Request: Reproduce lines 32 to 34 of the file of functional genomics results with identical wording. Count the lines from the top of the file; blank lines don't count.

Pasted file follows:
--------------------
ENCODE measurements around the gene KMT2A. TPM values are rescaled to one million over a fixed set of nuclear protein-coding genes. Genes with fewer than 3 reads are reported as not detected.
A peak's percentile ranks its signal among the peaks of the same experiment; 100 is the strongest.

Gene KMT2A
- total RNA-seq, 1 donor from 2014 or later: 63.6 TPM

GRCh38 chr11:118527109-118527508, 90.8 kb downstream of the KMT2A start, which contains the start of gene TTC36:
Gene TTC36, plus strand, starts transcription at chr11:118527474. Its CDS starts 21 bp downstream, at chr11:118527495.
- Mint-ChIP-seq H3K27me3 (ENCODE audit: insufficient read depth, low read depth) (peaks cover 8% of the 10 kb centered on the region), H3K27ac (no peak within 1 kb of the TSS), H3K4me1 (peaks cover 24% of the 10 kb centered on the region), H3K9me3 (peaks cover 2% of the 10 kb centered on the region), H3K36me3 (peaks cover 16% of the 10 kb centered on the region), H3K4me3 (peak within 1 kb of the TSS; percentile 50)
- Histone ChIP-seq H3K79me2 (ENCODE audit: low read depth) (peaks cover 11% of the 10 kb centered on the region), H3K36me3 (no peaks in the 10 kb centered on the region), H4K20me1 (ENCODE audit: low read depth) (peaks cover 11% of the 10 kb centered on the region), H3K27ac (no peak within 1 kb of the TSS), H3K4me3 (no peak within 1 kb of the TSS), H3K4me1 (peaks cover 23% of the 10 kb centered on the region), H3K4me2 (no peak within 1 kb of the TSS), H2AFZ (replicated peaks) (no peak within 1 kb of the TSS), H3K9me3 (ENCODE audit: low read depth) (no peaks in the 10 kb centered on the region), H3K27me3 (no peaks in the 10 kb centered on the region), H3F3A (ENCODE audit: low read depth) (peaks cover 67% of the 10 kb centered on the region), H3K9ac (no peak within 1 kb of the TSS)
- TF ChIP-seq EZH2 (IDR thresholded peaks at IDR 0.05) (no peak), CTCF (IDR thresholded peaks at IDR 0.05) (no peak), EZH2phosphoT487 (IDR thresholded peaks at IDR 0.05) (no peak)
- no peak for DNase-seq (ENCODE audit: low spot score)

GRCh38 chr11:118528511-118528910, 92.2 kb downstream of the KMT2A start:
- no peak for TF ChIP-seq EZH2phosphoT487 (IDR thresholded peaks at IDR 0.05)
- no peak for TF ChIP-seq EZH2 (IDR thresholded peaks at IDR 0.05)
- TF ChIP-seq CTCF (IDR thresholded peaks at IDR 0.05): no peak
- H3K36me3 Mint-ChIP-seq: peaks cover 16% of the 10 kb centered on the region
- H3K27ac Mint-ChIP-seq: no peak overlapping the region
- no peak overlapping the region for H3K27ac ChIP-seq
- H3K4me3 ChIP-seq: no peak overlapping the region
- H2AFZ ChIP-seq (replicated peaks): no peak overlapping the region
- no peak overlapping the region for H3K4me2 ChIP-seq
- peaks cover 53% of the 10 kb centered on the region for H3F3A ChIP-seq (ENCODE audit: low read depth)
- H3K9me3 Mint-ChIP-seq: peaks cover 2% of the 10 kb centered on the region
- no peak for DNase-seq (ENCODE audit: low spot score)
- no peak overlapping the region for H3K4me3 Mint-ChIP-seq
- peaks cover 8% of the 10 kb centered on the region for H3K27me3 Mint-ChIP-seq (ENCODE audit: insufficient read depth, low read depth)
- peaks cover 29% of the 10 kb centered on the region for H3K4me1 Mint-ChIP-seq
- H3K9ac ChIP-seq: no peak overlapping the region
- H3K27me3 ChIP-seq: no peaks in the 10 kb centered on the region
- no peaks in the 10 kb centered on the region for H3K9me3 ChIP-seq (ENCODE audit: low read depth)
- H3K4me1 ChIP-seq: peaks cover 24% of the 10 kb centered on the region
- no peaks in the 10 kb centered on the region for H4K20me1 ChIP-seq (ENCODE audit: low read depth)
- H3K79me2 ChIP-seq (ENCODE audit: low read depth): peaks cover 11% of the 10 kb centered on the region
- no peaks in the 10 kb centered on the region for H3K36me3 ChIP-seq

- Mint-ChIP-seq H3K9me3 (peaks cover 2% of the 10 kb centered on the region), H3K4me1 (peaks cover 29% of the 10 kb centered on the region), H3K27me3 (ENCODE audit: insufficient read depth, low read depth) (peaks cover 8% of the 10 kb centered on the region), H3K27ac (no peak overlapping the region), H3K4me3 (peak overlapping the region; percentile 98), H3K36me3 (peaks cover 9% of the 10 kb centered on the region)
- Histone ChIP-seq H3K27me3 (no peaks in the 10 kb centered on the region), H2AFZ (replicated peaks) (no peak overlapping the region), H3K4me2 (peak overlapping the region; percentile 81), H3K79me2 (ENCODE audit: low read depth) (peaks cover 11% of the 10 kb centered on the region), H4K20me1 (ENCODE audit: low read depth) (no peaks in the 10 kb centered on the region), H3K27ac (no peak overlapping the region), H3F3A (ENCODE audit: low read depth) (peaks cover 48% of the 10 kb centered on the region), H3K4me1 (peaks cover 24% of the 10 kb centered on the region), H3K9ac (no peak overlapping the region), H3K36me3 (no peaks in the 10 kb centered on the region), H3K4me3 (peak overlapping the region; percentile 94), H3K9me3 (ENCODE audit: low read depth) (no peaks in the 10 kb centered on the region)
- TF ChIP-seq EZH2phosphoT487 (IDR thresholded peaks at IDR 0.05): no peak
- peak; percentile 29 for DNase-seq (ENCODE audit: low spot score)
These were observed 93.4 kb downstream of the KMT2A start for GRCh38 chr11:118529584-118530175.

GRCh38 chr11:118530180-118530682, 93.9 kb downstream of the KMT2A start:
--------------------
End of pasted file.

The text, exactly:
- H3K79me2 ChIP-seq (ENCODE audit: low read depth): peaks cover 11% of the 10 kb centered on the region
- no peaks in the 10 kb centered on the region for H3K36me3 ChIP-seq

- Mint-ChIP-seq H3K9me3 (peaks cover 2% of the 10 kb centered on the region), H3K4me1 (peaks cover 29% of the 10 kb centered on the region), H3K27me3 (ENCODE audit: insufficient read depth, low read depth) (peaks cover 8% of the 10 kb centered on the region), H3K27ac (no peak overlapping the region), H3K4me3 (peak overlapping the region; percentile 98), H3K36me3 (peaks cover 9% of the 10 kb centered on the region)